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Reviews of 'Klepto'

Reviewed by Teens Read Too - http://www.teensreadtoo.com/Klepto

Children's Literature - Amie Rose Rotruck
Julie Prodsky has never met anyone like Julie Braverman. Julie P was worried that she would not have any friends once she started at the High School of the Performing Arts, but now she has the coolest girl she has ever met for a best friend. Julie B is confident, has very permissive parents, and an amazing wardrobe. Once the two are close, Julie B initiates Julie P into the world of "getting" (shoplifting). Julie P quickly becomes addicted to the easily available clothing and other sundries, but even more addicting is the rush she feels whenever she steals something. Even better, her social life gets a boost when she starts dating. It is fun for a while, but soon Julie P's conscience begins to bother her. When she decides to stop shoplifting, her friendship with Julie B becomes very strained. Pollack tackles a somewhat touchy subject in a very humorous yet realistic manner. She manages to convey that shoplifting is an addiction, but is never preachy. Even non-shoplifters can appreciate the trials and triumphs of Julie.
2006, Viking/Penguin, Ages 12 up.

review of KLEPTO
Author: Pollack, Jenny
Review Date: FEBRUARY 15, 2006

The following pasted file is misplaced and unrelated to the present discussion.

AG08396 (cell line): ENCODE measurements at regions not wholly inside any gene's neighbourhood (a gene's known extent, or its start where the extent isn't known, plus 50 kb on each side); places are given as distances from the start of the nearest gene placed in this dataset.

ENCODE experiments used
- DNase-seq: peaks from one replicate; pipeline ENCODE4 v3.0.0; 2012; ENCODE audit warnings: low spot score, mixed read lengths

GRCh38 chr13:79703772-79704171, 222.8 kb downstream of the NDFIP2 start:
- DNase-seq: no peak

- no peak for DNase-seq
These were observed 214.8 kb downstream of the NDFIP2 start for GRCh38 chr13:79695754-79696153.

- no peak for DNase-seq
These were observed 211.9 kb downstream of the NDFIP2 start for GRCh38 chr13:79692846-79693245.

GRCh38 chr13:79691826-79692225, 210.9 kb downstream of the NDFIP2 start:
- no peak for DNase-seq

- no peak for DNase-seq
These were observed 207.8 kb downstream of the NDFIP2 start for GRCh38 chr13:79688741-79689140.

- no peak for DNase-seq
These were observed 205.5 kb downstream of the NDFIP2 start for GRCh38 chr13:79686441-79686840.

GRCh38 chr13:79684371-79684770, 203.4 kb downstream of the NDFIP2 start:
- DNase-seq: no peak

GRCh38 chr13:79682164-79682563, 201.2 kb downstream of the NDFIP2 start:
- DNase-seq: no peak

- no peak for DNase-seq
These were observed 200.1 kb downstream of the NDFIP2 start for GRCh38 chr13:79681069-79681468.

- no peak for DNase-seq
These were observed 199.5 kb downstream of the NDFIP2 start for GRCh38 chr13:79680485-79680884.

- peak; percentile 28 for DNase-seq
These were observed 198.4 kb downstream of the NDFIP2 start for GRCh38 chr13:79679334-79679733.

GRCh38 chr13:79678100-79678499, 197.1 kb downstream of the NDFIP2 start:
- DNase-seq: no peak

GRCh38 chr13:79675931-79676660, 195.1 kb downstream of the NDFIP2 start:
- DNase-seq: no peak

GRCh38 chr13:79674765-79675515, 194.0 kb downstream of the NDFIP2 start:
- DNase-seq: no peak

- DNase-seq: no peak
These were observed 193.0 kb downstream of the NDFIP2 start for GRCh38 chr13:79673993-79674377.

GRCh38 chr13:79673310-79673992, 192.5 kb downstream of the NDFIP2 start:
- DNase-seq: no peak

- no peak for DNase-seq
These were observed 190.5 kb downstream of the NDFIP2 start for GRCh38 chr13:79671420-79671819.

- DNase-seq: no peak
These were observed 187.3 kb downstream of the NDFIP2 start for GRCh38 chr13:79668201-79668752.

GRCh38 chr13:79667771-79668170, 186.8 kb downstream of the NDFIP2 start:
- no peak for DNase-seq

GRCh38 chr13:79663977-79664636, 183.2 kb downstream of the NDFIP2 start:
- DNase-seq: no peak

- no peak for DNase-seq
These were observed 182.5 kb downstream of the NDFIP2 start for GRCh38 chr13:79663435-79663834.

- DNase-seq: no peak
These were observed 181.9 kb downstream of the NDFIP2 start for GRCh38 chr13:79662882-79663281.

Pages: 288
Price (hardback): $16.99
Publication Date: 3/1/2006 0:00:00
ISBN: 0-670-06061-5
ISBN (hardback): 0-670-06061-5
Category: CHILDREN'S

In this outstanding first novel, two 14-year old girls become best friends by forming a common bond: shoplifting. The two girls, both named Julie, haunt New York's boutiques and department stores, becoming more and more expert at stealing clothes. Julie P., the narrator, idolizes her friend but feels ever increasing fear and guilt over their stealing. Julie P. finally begins seeing a counselor as she struggles to quit stealing, then confesses to her mother. At last, she tells her friend that she won't continue stealing, whereupon Julie B. drops her cold. Almost immediately, however, Julie P. attracts the boy she idolizes. But when that new relationship also turns rocky, she wonders if she can rekindle her relationship with her lost friend. Pollack's writing keeps the story light enough for teen audiences, yet races along with real suspense as she convincingly explores the depths of adolescence. (Fiction. YA)

From Booklist
Gr. 8-11.

The subtitle says it all. In her debut novel, Pollack has wrapped three juicy, sure-to-appeal elements into an appealing package, complete with a pink, ultrafeminine cover. It's the early 1980s, and Julie Prodsky, a native New Yorker, is a freshman at the famed High School of the Performing Arts. On her first day, she meets very cool, very friendly Julie Braverman, who introduces her to the fine points of "getting" (shoplifting). Soon, the girls' closets are full of purloined goods. Then Julie P. suffers pangs of remorse and goes to a therapist to help her deal with her kleptomania, which triggers a blowup with Julie B. First love comes in the form of a handsome junior, who, predictably, does narrator Julie P. wrong. The rather formulaic story is firmly anchored by references to the popular culture of the time, including lengthy descriptions of clothes, but readers won't be deterred by the firm sense of style or place as the plot is nearly irresistible. - Debbie Carton

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